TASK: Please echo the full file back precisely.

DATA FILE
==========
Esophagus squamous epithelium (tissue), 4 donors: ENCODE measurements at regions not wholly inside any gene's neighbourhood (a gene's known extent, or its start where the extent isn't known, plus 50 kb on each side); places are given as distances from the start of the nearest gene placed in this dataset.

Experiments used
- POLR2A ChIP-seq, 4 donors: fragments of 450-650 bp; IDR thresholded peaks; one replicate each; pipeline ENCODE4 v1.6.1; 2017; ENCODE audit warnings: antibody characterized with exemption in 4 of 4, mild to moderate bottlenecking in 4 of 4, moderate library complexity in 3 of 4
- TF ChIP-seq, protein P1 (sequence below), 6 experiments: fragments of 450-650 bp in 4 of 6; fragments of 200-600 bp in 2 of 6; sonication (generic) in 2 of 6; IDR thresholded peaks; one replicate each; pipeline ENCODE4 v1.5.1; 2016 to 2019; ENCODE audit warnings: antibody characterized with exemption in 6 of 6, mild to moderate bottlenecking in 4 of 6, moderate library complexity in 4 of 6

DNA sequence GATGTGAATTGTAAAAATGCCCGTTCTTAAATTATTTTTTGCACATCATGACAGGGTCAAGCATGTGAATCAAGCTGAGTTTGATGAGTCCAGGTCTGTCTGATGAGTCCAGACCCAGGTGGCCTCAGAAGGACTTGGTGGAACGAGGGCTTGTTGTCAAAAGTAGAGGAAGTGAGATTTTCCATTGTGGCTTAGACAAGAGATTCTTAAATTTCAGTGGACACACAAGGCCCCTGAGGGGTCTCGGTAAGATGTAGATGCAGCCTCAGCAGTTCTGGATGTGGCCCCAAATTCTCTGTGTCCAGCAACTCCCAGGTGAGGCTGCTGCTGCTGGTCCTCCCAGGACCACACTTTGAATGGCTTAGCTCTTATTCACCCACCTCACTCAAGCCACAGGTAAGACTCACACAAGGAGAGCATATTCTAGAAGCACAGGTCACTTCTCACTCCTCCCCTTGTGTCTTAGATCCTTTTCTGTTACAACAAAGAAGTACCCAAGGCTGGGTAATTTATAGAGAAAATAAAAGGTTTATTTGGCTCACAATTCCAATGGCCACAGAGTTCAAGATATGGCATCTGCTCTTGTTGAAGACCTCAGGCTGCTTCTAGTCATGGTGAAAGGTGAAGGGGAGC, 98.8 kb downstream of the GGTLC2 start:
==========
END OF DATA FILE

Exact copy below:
Esophagus squamous epithelium (tissue), 4 donors: ENCODE measurements at regions not wholly inside any gene's neighbourhood (a gene's known extent, or its start where the extent isn't known, plus 50 kb on each side); places are given as distances from the start of the nearest gene placed in this dataset.

Experiments used
- POLR2A ChIP-seq, 4 donors: fragments of 450-650 bp; IDR thresholded peaks; one replicate each; pipeline ENCODE4 v1.6.1; 2017; ENCODE audit warnings: antibody characterized with exemption in 4 of 4, mild to moderate bottlenecking in 4 of 4, moderate library complexity in 3 of 4
- TF ChIP-seq, protein P1 (sequence below), 6 experiments: fragments of 450-650 bp in 4 of 6; fragments of 200-600 bp in 2 of 6; sonication (generic) in 2 of 6; IDR thresholded peaks; one replicate each; pipeline ENCODE4 v1.5.1; 2016 to 2019; ENCODE audit warnings: antibody characterized with exemption in 6 of 6, mild to moderate bottlenecking in 4 of 6, moderate library complexity in 4 of 6

DNA sequence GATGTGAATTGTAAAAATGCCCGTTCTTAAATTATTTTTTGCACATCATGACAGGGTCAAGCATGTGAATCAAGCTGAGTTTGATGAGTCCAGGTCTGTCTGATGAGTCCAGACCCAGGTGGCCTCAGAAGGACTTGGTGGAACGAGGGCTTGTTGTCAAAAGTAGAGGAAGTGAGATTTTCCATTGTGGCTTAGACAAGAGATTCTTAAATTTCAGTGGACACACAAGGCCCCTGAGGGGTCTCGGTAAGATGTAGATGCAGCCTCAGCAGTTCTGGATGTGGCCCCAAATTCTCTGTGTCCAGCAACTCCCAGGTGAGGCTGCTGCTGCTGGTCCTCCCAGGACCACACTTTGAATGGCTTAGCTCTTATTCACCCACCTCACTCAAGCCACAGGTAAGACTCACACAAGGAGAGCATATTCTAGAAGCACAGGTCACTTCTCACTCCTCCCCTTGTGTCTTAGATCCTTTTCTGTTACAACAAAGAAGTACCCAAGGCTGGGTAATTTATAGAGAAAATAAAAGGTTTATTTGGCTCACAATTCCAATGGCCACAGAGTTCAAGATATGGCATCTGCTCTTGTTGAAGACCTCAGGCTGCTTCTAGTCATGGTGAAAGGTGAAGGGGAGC, 98.8 kb downstream of the GGTLC2 start: